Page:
The back-pressure regulator 26 provides sufficient back-pressure to maintain an amount of the sample liquid in the cuvette under well-defined pressure during measurement.
The absorbance values for an adjustment sample are measured by detecting the light intensities, e.g. in millivolts (mV), and processing the signals, a, b, c and d, in the processing means in order to determine the absorbance values E1-E4 in each of the wavebands of the four filters. The values E1-E4 are stored in the memory of the spectrometer (step 35, 35A).
Subsequently, or just before, absorbance values are measured with different known samples, i.e. calibration samples wherein the amounts of a specific constituent are known. Based on the known amount of a specific constituent and the measured absorbance, the spectrometer is calibrated (step 36-36A). After the calibration, the spectrometer is capable of determining the concentration of a constituent of an arbitrary sample based on the measurement of the absorbance for light passing through the sample (step 37-37A).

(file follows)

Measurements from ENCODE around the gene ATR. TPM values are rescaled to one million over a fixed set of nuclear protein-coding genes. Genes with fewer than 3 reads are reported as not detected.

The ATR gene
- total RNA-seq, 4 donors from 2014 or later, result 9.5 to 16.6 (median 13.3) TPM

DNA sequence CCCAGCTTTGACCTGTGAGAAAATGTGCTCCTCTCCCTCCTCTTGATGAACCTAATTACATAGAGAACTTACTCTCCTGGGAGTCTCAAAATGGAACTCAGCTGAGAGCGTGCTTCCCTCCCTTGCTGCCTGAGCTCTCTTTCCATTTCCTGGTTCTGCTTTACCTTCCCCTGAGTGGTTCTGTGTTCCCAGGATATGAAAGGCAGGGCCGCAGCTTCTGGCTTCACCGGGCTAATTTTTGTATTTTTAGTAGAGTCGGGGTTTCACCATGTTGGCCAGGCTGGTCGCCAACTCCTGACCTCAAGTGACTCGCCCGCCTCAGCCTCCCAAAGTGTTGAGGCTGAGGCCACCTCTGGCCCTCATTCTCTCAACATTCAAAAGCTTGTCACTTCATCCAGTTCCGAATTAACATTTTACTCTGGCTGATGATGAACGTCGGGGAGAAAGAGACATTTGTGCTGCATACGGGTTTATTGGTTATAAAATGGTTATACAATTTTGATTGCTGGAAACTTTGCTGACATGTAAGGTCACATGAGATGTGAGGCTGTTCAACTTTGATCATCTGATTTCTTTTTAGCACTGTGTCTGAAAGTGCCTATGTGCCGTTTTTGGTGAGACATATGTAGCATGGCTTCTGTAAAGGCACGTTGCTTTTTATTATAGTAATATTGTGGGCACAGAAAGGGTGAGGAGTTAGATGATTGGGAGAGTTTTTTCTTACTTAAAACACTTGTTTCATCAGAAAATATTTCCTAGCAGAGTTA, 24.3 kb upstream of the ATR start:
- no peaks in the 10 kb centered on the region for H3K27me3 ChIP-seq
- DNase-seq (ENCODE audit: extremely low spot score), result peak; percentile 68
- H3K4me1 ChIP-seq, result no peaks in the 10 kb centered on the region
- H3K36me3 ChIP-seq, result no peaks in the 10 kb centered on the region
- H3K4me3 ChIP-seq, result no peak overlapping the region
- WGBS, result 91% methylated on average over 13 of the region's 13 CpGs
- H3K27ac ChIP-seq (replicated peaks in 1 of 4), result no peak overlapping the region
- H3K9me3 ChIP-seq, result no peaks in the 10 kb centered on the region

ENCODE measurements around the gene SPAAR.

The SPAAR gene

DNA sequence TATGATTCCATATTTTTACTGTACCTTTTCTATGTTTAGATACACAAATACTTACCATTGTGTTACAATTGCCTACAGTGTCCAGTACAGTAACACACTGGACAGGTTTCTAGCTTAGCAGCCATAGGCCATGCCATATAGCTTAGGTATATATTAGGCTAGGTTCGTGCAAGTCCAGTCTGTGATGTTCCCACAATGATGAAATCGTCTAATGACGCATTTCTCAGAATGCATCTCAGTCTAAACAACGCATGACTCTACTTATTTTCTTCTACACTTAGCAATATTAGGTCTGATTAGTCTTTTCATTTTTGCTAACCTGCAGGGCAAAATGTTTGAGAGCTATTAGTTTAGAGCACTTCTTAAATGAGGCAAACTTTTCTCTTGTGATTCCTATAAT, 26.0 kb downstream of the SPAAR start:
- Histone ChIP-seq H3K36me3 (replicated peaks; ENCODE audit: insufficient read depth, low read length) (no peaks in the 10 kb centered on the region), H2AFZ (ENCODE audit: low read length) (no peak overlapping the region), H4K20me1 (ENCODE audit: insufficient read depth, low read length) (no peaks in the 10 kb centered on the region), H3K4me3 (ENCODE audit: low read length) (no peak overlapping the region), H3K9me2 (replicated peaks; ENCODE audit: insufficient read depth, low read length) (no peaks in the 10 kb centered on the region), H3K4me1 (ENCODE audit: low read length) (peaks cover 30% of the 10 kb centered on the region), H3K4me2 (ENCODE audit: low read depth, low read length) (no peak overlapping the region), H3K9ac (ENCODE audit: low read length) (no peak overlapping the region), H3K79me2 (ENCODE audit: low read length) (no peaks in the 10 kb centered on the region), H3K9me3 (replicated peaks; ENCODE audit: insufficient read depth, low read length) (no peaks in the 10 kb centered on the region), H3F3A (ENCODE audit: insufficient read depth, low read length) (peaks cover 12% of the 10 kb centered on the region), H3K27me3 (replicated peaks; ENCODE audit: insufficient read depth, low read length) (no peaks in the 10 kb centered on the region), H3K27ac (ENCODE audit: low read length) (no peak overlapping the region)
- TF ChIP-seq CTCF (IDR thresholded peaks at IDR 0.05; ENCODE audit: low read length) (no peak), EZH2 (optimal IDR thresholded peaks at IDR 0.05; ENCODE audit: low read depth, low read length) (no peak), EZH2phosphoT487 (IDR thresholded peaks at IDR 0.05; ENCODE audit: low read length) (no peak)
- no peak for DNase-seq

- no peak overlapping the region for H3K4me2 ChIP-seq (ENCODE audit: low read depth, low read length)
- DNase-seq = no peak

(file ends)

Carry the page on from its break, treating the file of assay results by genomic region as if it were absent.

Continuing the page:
Over time, certain characteristics of the spectrometer may change. As an example, the emitted light intensity of the lamp may change and possibly, the intensity does not change equally over the entire frequency range of the lamp. The sensitivity of the detector or detectors may change and the cuvette glass may become dim so that the glass itself absorbs or reflects more and more of the radiation. However, since the concentration of a constituent of the sample is always determined from the absorbance, i.e. the absorption relative to a reference sample, e.g. water, the error is typically negligible. If the spectrometer is being repaired, in particular if the cuvette is replaced, the characteristics of the spectrometer may change more importantly. The cuvette defines a spacing between two glass plates. Typically, the spacing is in the range of 30-60 μm. In practise, it is impossible to provide two cuvettes defining the same spacing between the glass plates. Usually, the distance may vary up to 10 μm. Evidently, the absorption of the light passing through the fluid sample depends on the spacing between the glass plates, i.e. the absorption in the sample is proportional to the distance the light must pass through the sample. Accordingly, the spectrometer must be readjusted after repair (step 38, 39-39A). The new adjustment is carried out by measuring 4 new quantities F1, F2, F3, F4, representing absorbance in each waveband of the four filters. The measured values are stored in the memory and new gain factors G=E/F are calculated and stored. Then the instrument is again ready for normal operation (step 37-37A) using the basic calibration.